Download File chemical comp. in cells notes 8a

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Transcript
Chemical Compounds in Cells
You are surrounded by particles that you can’t see! Air is made up of
millions of tiny particle. They bump into your skin, hide in the folds of
your clothes, and whoosh into your nose every time you take a breath!
You and the world around you, including the cells in your body, are
composed of tiny particles. Some of these particles are elements are other
are compounds.
Elements – is any substance that cannot be broken down into simple
substances – the smallest unit of an element is called an atom and an
element is made up of only ONE kind of element!
Ex: the air around you is a mixture of gases! The gases in the air are
oxygen, nitrogen, carbon dioxide (compound)
Compounds – when two or more elements combine chemically, they
form a compound – most elements in living things are in compound form
and the smallest unit of a compound is call a molecule!
Ex: carbon dioxide is a compound made up of the elements carbon
and oxygen (written as CO2)
Like CO2, water is a compound, too! Each water (H2O) molecule is made
up of 2 hydrogen atoms and 1 oxygen atom!
Water makes up about 2/3 of your body, and most chemical reactions
within cells could not take place without water!
Many compounds in living things contain the element carbon. Most
compounds that contain carbon are called organic compounds and
compounds that don’t contain carbon are called inorganic compounds!
Ex: H2O (water) and NaCl (sodium chloride) and table salt are all
inorganic!
Carbohydrates, lipids, proteins and nucleic acids are important
groups of organic compounds in living things!
Carbohydrates – is an energy-rich organic compound made of elements
C (carbon), H (hydrogen) and O (oxygen) – sugar and starches are
carbohydrates
Carbohydrates are important components of some cell parts – the cellulose
found in the cell walls of plants is a type of carbohydrate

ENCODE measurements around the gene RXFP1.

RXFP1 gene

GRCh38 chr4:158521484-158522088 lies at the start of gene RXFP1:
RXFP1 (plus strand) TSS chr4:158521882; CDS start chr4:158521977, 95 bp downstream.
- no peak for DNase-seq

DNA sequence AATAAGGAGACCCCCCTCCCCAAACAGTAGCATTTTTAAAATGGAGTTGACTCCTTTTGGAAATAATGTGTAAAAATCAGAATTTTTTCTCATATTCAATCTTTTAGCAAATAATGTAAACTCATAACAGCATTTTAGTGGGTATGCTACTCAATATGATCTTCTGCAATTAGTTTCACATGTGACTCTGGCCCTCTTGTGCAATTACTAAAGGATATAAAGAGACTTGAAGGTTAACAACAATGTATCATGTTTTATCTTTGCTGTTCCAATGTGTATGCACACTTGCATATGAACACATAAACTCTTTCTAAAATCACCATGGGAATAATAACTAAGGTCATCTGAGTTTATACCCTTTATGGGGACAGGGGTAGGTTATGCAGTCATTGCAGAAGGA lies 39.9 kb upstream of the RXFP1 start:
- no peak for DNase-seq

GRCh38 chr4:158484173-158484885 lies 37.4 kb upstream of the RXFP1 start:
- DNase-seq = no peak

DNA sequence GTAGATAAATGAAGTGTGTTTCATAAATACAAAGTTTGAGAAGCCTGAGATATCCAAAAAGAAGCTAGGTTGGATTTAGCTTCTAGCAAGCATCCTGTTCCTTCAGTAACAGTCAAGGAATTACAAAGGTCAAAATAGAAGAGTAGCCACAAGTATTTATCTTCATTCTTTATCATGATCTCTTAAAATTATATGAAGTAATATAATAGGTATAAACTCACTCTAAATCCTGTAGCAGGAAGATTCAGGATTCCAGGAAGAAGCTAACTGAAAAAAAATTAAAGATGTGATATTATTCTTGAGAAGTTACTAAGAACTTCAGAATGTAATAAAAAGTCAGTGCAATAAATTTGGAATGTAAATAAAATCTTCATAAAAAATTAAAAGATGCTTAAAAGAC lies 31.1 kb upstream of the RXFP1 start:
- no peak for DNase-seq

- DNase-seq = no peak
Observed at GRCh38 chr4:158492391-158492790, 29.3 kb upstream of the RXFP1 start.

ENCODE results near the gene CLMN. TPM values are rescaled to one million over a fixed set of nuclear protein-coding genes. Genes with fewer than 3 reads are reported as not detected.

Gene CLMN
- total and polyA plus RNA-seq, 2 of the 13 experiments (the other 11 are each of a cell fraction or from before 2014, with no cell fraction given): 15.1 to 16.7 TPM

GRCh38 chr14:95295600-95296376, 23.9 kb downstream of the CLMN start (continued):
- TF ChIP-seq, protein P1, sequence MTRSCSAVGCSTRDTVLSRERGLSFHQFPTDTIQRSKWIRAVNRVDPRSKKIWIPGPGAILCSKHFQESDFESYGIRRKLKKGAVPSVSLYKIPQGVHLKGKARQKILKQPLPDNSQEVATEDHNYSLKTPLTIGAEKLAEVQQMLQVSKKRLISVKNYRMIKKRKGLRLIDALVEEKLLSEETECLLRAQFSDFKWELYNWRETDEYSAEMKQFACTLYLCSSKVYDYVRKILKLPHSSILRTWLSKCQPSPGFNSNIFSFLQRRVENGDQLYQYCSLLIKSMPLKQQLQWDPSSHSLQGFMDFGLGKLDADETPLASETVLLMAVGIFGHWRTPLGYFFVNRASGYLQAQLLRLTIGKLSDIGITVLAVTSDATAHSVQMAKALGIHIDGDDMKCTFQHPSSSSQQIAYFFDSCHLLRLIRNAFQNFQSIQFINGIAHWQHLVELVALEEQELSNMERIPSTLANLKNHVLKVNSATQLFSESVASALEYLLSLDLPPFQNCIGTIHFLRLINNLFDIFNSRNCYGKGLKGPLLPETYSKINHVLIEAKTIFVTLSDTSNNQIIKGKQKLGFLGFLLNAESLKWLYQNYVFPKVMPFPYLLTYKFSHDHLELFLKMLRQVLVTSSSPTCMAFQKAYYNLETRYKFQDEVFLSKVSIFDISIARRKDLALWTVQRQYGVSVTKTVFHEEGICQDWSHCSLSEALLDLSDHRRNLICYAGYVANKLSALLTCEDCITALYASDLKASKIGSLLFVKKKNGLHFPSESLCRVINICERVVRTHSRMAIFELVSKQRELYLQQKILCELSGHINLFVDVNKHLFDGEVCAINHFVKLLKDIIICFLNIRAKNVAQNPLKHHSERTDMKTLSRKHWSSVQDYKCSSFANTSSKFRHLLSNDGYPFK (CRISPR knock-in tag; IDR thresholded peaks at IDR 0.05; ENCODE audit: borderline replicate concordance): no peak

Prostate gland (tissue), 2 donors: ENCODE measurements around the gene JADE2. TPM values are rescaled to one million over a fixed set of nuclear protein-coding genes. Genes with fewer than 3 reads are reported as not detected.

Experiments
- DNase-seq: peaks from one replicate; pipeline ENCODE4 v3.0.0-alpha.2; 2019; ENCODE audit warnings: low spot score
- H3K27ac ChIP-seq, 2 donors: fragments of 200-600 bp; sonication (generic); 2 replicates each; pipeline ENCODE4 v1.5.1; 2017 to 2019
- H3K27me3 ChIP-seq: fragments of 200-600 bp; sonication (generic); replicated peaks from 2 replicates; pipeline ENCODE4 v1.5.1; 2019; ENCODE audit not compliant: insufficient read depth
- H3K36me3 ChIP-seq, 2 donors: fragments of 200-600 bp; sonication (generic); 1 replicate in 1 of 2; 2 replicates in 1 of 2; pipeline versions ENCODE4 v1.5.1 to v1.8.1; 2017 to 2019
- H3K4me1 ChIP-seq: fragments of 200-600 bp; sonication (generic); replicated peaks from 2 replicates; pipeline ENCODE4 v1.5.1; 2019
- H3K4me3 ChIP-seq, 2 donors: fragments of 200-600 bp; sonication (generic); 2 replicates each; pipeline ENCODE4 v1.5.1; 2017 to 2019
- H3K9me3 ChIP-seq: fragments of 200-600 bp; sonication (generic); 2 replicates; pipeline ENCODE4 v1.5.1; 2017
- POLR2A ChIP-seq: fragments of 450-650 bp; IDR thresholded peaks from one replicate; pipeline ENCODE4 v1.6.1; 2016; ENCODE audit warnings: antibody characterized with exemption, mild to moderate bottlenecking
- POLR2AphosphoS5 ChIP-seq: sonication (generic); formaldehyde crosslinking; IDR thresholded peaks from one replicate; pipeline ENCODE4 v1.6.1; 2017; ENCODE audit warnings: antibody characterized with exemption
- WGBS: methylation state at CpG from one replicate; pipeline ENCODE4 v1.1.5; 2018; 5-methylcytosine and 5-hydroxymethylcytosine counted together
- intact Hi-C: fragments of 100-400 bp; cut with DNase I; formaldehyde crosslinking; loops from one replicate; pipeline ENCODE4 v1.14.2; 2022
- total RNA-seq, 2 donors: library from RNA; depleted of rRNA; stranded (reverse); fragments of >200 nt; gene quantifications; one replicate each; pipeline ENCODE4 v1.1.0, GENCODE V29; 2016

Lipids – are energy-rich organic compounds made of C, H and O – fats,
oils and waxes are all lipids
Lipids contain even more energy than carbohydrates! Cells store energy
in lipids for late use
What do a bird’s feathers, a spider’s web and your fingernails have in
common? All of these substances are made mainly of proteins!!
Proteins – are large organic molecules made of C, H, N (nitrogen) and in
some cases, S (sulfur) – meat, eggs, nuts and beans are all high in protein
Protein molecules are made up of smaller molecules called Amino Acids.
Although there are only 20 amino acids, cells can combine them in
different ways to form thousands of different proteins!
The kind of amino acids and the order in which they link together
determine the type of protein that forms
Think of the 20 amino acids as being the 26 letters of the alphabet – the
letters can form thousands of words, and the letters you use and their order
determine the words you form – a change in one letter, for example, from
rice to mice creates a new word, and if you change the order or type of
amino acid may result in a different protein!
Proteins known as enzymes perform important function in the chemical
reactions that take place in cells
Enzyme – type of protein that speeds up a chemical reaction in a living
thing and without enzymes, many chemical reactions that are necessary
for life would either take too long or not occur at all
Ex: enzymes in saliva speed up the digestion of food by breaking down
starches into sugars in your mouth
Nucleic Acids – are very long organic molecules made of C, O, N and P
(phosphorus) and the contain instructions that cells need to carry out all
the functions of life
2 Kinds of Nucleic Acids:
 Deoxyribonucleic Acids (DNA) – the genetic material that carries
info about an organism and is passed from parent to offspring – most
DNA found in a cell is in the chromatin, in the nucleus
 Ribonucleic Acid (RNA) – plays an important role in the production
of proteins and is found in the cytoplasm as well as the nucleus